“We have arranged for them to sit together,” one of the strangers told Mintoo’s father, who was wearing his uniform. “As long as this other boy Charanjeet can soar his kite, your son automatically will be in the clouds,” the other man said.
I found the test interesting, and I knew the material. I was so engaged that I had no clue how much Mintoo was copying off me. But later I found out that he couldn’t even inconvenience himself enough to copy properly. Apparently, making a plate and being served wasn’t good enough for him. He wished someone to chew and cud it for him as well.
After we came out of the test center, Mintoo’s father was busy schmoozing with the school’s headmaster.
One day when I came back from school, mummy showed me a letter. “This one is in English,” she informed me. “Can you read where it is from?”
“It is from the school in Nabha,” I told her in excitement.
“The school I went to with Mintoo to take the entrance test.”
“I thought you went to see some police parade.”
“No…let me take it to Kiran Bhaaji to help me understand it.”
I went running to our tenant’s room. And, yahoo! Not only had I passed the entrance exam, but I had placed first.
While I was over the moon the next day at school, Mintoo was nonchalant. When I asked him if he had received his results letter from PPS, he said, “I don’t know…my parents said forget PPS. That was just a means to the end. The ultimate destination is America. After my sister’s marriage, my parents said, I should also leave to go to America. So, why would I need PPS? There, in America, all schools are totally English, and because it is such an advanced, rich and powerful country, English just grows on everyone so easily; even the kids there who can’t walk talk English.”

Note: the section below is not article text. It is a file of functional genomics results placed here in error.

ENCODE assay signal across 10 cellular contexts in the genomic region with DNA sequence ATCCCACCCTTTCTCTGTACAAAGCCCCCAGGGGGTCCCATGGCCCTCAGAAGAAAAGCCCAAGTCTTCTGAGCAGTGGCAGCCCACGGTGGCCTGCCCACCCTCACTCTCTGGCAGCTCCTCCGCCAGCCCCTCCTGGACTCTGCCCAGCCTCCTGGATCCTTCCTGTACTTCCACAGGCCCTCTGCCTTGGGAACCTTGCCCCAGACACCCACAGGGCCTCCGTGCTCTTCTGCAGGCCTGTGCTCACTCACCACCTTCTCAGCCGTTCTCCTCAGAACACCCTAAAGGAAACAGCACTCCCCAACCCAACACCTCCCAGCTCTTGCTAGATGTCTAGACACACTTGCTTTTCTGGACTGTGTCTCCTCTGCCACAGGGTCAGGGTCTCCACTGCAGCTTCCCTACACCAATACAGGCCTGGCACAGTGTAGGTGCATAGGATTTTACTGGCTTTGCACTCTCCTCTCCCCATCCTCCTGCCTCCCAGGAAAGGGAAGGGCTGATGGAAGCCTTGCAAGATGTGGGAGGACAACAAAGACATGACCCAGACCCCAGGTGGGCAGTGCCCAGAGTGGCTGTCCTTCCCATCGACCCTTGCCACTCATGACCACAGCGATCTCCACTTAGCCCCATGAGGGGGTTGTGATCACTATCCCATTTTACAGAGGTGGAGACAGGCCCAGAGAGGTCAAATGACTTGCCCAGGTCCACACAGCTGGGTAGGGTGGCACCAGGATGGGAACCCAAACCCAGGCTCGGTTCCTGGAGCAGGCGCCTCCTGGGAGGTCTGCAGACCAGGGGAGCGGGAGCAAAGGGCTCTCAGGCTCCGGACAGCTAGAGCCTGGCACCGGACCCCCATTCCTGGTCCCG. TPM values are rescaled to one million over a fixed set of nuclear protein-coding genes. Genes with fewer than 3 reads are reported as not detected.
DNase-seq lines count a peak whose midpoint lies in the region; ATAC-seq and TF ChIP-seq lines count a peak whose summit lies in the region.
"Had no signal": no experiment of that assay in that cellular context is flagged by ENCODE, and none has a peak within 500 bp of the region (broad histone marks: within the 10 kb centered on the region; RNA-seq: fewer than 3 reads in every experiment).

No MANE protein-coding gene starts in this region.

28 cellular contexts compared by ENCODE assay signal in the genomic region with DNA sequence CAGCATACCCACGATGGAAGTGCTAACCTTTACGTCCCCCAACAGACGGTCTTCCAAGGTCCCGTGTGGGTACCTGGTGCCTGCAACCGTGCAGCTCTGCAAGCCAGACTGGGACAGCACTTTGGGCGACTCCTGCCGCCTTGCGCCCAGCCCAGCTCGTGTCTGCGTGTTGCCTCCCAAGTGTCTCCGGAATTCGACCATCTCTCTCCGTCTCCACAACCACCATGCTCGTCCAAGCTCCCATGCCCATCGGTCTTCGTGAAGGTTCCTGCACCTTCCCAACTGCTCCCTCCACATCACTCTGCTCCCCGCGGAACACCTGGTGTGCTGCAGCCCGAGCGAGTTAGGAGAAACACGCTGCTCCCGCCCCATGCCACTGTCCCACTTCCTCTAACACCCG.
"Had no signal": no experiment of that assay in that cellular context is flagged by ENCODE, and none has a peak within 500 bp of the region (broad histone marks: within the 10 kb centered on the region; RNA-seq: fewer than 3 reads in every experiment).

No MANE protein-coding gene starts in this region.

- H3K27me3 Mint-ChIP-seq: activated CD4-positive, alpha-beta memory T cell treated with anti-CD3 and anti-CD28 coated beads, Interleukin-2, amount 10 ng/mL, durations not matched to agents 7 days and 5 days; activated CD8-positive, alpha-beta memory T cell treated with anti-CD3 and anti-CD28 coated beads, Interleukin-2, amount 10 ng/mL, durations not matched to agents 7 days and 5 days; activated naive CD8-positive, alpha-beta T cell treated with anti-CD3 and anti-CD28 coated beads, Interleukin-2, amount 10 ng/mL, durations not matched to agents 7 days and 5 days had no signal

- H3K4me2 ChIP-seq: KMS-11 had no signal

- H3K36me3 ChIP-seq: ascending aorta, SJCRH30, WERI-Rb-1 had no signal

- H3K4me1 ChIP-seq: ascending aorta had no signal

My real test was now ahead of me. Who would pay for the new school? When daddy came down from Jammu and went to PPS, he came back with a long face. The school fee was much more than he could afford. But on the advice of a colleague, he took me one day to meet the school bursar.
Daddy was inside the bursar’s office for a long time while I waited outside. Then the assistant, also sitting outside, went in on hearing the buzzer, and came out to tell me, “Go in. Bursar Sahib Sir is calling you.”
When I entered the room the bursar stood up and came forward to shake hands with me. “We are looking forward to your joining our school,” he said. Daddy saluted the bursar with a thump of his right foot and an alert jerk of his right forearm.
We walked quickly out of the school to the city bus stop. I wasn’t sure what really happened inside. When I looked up at my father a couple of times to ask him, I saw him happy, smiling, and lost in his own world.
I couldn’t hold it any longer as we waited for the bus. “What happened there? How will you pay the fee?”
“Haha…son, Waheguru is endless. It is not me alone anymore…the Punjab government will pay more than sixty percent of your all expenses in merit scholarship.”